Hypoxic Influences On Myeloid Cells During Inflammation And Inflammation-Associated Cancer
Allergy and Immunology
Immunology and Infectious Disease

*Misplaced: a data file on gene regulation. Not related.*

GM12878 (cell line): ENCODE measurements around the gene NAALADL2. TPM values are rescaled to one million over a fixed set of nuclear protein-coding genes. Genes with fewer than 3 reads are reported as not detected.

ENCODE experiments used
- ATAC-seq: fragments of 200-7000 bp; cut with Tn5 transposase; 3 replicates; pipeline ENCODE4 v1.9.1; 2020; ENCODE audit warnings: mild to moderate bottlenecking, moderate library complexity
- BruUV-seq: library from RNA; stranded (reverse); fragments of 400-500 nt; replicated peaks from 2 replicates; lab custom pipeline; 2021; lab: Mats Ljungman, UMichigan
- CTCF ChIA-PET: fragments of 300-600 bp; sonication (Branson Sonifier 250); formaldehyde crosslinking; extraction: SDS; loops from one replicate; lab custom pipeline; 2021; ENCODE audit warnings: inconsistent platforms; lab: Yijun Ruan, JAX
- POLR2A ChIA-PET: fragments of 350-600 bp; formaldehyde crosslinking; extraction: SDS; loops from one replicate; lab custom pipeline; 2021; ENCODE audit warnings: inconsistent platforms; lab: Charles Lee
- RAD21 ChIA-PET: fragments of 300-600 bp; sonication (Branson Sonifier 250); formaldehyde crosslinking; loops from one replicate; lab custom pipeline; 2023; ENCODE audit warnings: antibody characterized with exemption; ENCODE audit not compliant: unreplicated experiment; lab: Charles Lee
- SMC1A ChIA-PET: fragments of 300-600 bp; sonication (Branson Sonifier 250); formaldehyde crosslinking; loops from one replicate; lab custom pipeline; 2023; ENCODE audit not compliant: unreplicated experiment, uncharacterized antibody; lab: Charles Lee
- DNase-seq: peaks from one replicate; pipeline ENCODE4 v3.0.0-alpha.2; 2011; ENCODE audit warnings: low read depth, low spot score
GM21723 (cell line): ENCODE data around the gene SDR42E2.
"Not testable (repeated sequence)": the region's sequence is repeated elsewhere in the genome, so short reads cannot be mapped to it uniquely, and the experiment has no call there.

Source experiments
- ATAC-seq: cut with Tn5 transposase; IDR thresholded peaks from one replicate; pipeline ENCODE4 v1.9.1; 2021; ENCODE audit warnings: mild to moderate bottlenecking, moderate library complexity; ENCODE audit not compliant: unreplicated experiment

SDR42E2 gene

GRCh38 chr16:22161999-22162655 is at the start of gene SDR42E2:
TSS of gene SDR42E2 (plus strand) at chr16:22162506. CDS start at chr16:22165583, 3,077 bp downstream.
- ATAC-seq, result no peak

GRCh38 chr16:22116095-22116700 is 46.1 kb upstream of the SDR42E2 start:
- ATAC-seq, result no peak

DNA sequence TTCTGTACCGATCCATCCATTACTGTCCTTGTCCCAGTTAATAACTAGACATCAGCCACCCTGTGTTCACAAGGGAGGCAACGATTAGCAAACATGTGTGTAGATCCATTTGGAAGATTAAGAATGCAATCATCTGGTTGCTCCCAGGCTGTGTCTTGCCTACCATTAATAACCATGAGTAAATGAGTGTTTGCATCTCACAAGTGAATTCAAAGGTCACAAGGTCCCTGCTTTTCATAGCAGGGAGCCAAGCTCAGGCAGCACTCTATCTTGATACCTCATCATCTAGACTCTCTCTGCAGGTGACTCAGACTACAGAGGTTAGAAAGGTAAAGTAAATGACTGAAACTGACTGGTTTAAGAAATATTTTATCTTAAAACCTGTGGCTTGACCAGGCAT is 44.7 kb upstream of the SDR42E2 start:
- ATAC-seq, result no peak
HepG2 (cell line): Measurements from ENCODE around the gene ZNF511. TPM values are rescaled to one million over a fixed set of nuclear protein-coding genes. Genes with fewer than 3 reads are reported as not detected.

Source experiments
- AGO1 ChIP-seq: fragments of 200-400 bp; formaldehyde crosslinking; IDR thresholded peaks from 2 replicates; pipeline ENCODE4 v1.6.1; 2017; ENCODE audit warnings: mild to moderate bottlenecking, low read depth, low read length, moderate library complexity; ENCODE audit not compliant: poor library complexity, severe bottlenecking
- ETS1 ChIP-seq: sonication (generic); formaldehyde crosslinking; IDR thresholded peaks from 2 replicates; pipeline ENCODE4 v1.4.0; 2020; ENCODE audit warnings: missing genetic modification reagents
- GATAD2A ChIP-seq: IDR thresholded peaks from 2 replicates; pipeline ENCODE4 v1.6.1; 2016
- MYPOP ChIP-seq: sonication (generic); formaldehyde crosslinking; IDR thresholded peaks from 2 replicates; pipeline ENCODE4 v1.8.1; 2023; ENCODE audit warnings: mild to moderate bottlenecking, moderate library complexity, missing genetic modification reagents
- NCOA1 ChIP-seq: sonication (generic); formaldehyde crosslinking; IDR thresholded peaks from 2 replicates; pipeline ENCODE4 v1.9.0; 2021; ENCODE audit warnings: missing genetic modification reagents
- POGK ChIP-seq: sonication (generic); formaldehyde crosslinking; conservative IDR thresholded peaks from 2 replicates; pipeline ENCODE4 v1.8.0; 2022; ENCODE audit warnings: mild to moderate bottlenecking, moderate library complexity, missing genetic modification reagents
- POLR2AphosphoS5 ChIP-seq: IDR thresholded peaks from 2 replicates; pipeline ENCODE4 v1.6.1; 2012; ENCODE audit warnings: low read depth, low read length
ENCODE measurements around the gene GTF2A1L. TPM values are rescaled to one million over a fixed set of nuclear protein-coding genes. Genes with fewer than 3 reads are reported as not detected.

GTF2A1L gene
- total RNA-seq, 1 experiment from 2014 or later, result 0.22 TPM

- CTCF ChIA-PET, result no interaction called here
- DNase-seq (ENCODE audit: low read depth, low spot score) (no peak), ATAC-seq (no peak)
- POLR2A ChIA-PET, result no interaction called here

Hypoxia is a prominent characteristic of many acute or chronic inflammatory diseases, and exerts significant influence on their progression. Macrophages and neutrophils are major cellular components of innate immunity and contribute not only to O2 deprivation at the site of inflammation, but also alter many of their functions in response to hypoxia to either facilitate or suppress inflammation. Hypoxia stabilizes HIF-αs in macrophages and neutrophils, and these O2-sensitive transcription factors are key regulators of inflammatory responses in myeloid cells. This body of work investigates the role of myeloid HIF-αs in the settings of several acute and chronic inflammatory diseases. First, the role of pan-HIF signaling in acute intestinal inflammation is investigated by depleting myeloid ARNT, the obligate heterodimeric binding partner for both HIF-α subunits, in a dextran sodium sulfide-induced murine acute colitis model. Myeloid pan-HIF deficiency exacerbates infiltration of pro-inflammatory neutrophils and monocytes into inflamed colon. Myeloid HIF ablation also hinders macrophage functional conversion to a protective, pro-resolving phenotype, and elevates gut serum amyloid A levels during the resolution phase of colitis. These data suggest that myeloid HIF signaling promotes the effective resolution of acute colitis. Second, the effect of HIF inhibition in colitis-associated cancer (CAC) and other inflammatory diseases is studied using myeloid-specific depletion of each HIF-α subunit or panHIF. Myeloid HIF deficiency elevates tumor burden and advances disease progression of murine CAC. Acute skin inflammation is slightly mitigated upon loss of myeloid ARNT. However, myeloid HIFs are dispensable for leukocyte influx in a peritonitis model and animal survival in an endotoxemia model. Collectively, these data suggest that HIF-αs adopt diverse roles during inflammation, and their functions highly depend on specific types and stages of disease.